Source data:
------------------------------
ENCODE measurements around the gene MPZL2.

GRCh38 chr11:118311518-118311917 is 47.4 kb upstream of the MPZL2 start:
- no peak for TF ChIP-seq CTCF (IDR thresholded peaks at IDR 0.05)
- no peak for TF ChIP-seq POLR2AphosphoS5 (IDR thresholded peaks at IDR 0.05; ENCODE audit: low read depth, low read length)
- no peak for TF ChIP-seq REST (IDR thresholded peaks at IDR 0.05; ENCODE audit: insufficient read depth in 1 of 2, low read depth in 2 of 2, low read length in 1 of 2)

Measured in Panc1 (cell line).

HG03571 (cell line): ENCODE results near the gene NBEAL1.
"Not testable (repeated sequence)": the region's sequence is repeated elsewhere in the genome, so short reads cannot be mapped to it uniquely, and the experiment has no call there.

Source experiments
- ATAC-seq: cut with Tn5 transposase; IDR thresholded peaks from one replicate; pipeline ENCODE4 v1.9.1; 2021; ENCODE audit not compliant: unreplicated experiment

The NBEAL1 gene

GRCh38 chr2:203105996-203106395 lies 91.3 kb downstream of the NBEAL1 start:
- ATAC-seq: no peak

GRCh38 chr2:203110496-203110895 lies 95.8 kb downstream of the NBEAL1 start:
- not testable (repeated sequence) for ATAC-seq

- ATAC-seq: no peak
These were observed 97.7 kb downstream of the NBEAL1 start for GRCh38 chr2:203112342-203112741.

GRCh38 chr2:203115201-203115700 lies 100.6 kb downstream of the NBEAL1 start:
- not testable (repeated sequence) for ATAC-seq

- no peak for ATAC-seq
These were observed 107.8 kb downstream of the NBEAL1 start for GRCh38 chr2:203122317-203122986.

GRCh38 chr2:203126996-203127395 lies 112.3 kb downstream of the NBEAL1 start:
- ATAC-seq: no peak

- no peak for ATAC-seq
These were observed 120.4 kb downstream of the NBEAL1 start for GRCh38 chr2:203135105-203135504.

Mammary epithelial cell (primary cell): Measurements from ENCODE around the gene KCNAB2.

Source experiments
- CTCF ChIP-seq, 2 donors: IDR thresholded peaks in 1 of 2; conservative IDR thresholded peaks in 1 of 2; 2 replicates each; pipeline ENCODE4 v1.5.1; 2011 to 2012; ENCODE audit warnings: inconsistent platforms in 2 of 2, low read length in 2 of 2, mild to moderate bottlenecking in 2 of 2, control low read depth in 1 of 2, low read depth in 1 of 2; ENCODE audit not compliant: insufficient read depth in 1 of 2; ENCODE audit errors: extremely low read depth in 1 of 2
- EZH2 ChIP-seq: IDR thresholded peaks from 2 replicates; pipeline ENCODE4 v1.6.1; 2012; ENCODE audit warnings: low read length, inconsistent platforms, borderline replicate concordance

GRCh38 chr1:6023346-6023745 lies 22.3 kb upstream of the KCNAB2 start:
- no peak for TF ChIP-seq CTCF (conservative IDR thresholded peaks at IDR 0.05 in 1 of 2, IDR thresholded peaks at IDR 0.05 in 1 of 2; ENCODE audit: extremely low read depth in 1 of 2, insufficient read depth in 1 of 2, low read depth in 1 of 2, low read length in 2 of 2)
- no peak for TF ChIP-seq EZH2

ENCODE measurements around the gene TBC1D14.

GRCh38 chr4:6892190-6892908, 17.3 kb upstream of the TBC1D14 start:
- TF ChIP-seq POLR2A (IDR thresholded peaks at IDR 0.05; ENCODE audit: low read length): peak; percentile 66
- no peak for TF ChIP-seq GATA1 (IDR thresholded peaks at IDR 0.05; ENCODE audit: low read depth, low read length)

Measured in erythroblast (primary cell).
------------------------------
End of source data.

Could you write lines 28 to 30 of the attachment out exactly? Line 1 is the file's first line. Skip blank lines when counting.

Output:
- CTCF ChIP-seq, 2 donors: IDR thresholded peaks in 1 of 2; conservative IDR thresholded peaks in 1 of 2; 2 replicates each; pipeline ENCODE4 v1.5.1; 2011 to 2012; ENCODE audit warnings: inconsistent platforms in 2 of 2, low read length in 2 of 2, mild to moderate bottlenecking in 2 of 2, control low read depth in 1 of 2, low read depth in 1 of 2; ENCODE audit not compliant: insufficient read depth in 1 of 2; ENCODE audit errors: extremely low read depth in 1 of 2
- EZH2 ChIP-seq: IDR thresholded peaks from 2 replicates; pipeline ENCODE4 v1.6.1; 2012; ENCODE audit warnings: low read length, inconsistent platforms, borderline replicate concordance

GRCh38 chr1:6023346-6023745 lies 22.3 kb upstream of the KCNAB2 start: